Yesterday I tried something hard. And failed. I’m not used to that, and it felt like someone let all the air out of my balloon. Brian was very supportive. I didn’t shed any tears, but there was definitely some pouting going on. Brian said we could abandon this adventure whenever I wanted, and that was ok. I thought about it a couple more minutes and then I decided it was time to get off the mountain.

We had embarked on one of my most challenging mountain bike rides and one of the best in the area. It was Frisby Ridge in Revelstoke, British Columbia. It’s been a long time since my last big ride and I didn’t take Frisby Ridge seriously enough. We started late in the day and all I brought was a simple windbreaker for layering. Initially I hadn’t felt committed to completing the entire ride, but wanted to try. I figured I would ride the ridge out and back until I got tired.

So we began, and the trail went steadily uphill nearly the entire time. The surroundings were nice, although it didn’t feel much like a ridge. We rode through a forest full of cedar and huckleberries for five miles. I kept thinking the alpine riding would start any minute, but after hours of riding in the forest the big, open views I craved were barely starting to show themselves. A more accurate name for this trail would be Frisby Forest.

I wouldn’t see the good stuff until the summit. I pushed on, getting colder and colder as I gained more elevation. Then the saddle sores started because I hadn’t prepared for a long ride, just a feel good, out and back ride. No Chamois Cream in the pack! Oh no! I was also getting tired now that we had climbed 2000 vertical feet. I am not used to big rides like this right now. I am good at pushing through exhaustion for a time, but with the lack of warm clothing and saddle sores I was facing a trifecta of suffering. At least we had plenty of snacks!

Now the ride had become a push to the summit and nothing more. It also wasn’t good to climb higher into the alpine zone without warmer layers. It could have turned into an edgy situation if conditions changed or precipitation started.

Feeling my limits, I sadly turned around and tried to collect myself as I began descending. Focus on the positive. Think about what you’ve achieved. Think about the beautiful ride. Think about the huckleberries surrounding the trail and our plans to harvest them on the descent. What I really wanted was to ride my bike in the sun, on a Thursday afternoon, above treeline with big mountains looming on all sides. That was the stuff of dreams. Still, there were many wonderful things about the day to appreciate and I tried to think about those things instead of the one thing I had missed.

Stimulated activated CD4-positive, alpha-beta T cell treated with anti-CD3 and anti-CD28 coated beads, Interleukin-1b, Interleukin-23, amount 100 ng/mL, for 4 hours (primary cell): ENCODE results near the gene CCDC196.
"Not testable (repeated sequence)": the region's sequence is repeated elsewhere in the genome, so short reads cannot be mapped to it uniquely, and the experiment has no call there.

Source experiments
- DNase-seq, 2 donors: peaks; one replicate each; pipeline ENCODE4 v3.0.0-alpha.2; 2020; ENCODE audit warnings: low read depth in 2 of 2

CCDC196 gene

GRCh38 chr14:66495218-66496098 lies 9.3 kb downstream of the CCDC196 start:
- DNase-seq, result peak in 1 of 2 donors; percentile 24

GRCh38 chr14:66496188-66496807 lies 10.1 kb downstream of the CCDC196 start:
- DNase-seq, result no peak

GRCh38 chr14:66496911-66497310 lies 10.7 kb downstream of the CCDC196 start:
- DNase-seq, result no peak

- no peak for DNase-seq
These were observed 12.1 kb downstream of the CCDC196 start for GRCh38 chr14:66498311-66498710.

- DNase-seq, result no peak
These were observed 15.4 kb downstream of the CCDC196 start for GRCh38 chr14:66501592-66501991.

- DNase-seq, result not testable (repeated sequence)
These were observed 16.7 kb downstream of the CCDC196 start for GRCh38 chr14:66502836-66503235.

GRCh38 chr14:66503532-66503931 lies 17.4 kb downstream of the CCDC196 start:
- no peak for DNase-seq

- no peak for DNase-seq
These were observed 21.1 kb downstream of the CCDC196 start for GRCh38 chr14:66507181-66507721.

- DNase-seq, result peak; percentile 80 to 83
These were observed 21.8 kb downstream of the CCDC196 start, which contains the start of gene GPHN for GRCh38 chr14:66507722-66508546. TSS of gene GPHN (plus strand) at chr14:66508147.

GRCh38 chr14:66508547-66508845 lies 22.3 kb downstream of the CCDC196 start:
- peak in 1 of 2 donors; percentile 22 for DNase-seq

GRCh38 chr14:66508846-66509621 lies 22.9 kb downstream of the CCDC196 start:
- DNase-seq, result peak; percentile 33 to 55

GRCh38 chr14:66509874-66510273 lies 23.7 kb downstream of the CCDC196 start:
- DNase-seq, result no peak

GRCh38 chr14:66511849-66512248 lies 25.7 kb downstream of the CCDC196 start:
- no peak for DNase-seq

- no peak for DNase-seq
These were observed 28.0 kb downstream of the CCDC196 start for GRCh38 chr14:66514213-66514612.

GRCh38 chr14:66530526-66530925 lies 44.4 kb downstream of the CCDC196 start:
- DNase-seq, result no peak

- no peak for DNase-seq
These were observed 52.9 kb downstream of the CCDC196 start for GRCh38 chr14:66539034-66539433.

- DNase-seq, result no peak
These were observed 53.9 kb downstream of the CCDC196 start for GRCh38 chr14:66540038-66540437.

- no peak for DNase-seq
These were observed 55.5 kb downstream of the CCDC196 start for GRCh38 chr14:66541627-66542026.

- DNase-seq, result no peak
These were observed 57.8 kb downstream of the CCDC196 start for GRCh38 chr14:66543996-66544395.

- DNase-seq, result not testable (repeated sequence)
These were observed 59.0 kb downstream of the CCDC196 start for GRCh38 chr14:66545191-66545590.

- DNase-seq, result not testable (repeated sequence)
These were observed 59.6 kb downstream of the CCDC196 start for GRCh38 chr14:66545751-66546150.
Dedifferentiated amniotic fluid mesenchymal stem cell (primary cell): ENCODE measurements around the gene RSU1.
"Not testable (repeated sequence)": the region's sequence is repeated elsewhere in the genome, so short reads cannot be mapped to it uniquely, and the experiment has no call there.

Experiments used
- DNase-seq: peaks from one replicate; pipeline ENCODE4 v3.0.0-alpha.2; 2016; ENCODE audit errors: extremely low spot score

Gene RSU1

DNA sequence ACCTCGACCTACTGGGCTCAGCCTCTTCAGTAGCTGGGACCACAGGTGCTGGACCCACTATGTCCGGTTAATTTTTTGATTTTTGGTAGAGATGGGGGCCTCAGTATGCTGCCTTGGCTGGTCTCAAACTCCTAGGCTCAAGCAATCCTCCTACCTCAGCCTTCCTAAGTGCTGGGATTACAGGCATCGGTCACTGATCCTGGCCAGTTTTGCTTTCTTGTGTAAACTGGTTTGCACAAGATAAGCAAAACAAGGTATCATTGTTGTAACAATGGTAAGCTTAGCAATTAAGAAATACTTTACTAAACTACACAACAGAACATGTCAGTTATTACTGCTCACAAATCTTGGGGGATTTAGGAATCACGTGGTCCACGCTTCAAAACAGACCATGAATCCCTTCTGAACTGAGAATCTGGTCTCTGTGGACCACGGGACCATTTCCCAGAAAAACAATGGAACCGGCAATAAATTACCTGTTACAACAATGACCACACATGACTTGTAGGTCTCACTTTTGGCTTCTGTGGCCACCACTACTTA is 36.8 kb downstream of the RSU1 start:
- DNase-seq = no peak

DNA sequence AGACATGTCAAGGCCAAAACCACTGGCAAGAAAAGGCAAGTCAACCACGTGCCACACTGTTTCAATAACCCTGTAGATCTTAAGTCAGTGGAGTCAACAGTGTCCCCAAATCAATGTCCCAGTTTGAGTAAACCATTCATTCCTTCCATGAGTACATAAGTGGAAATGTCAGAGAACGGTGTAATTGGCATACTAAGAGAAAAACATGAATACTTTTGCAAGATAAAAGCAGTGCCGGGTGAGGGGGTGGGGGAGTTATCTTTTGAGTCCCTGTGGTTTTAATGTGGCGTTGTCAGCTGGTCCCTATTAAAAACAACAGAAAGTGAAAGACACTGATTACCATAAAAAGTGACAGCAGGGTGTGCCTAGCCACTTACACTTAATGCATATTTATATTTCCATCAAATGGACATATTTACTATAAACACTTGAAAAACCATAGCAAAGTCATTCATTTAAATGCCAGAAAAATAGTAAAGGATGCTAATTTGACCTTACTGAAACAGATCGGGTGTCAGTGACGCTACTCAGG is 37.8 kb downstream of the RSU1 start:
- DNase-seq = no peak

The positive thoughts were needed; the descent was very chilly at first. After about twenty minutes we stopped in the sun to pick huckleberries. Feeling the warmth of the sun was a great relief to us both, and we had also reached a lower elevation with a higher temperature.

Plus we were surrounded by tasty huckleberries, warm from the sun, and Brian said we could try the Frisby Ridge ride again in a couple days. All these things raised my spirits. It was time to let disappointments go and immerse myself in the present. We gathered huckleberries for about 10 minutes (trying not to eat too many of them) and took some with us in a one liter Nalgene bottle.

The rest of the descent was uneventful and we were happy to reach the van. We quickly went to a fantastic campsite near the trailhead we had scouted out earlier.

We reveled in scenic views of rivers and mountains and cranked the heater up to ninety degrees. We huddled under a blanket until our core temperatures returned to normal. We ate a tasty dinner and huckleberries for dessert. This was van life at its finest.

It can be hard to let go of a meaningful adventure like this one. Sometimes I wonder if these adventures have taken on an outsized sense of importance in my life. For me, adventures give meaning to living in a van. Otherwise it would be pretty boring sitting in a van in the middle of nowhere. Achieving goals and strengthening my mind and body matter more out here than they did when I was living in a house. Instead of something fun to do on weekends, they start to shape life and give it meaning.

I look forward to riding Frisby Ridge again in a couple days. This was a good reminder to take hard rides more seriously. I will start early, prepare for a long ride and take extra layers. Frisby Ridge, we shall have a rematch.

Lisa Hackett

About the Author

Hi, I’m Lisa. I’m a tall, blonde superhero and I live in a van. I do it all. I rappel big waterfalls, drive from Idaho to Alaska solo, live and work in a van in the wilderness and dodge encounters with wolves and bears. Seriously. More

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About the Author

Hi, I’m Lisa. I’m a tall, blonde superhero and I live in a van and on a sailboat with my superhero husband, Brian. I do it all. I rappel big waterfalls, scuba dive with sharks, dodge encounters with bears and wolves, and work remotely as a full time computer programmer.
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About the Van

Hi, I’m Vanifest. I’m a big, 4x4, off-the-grid van complete with solar panel for power. I'm a 2000 Dodge Ram Van and Lisa has had me since 2009. Read more about me here.


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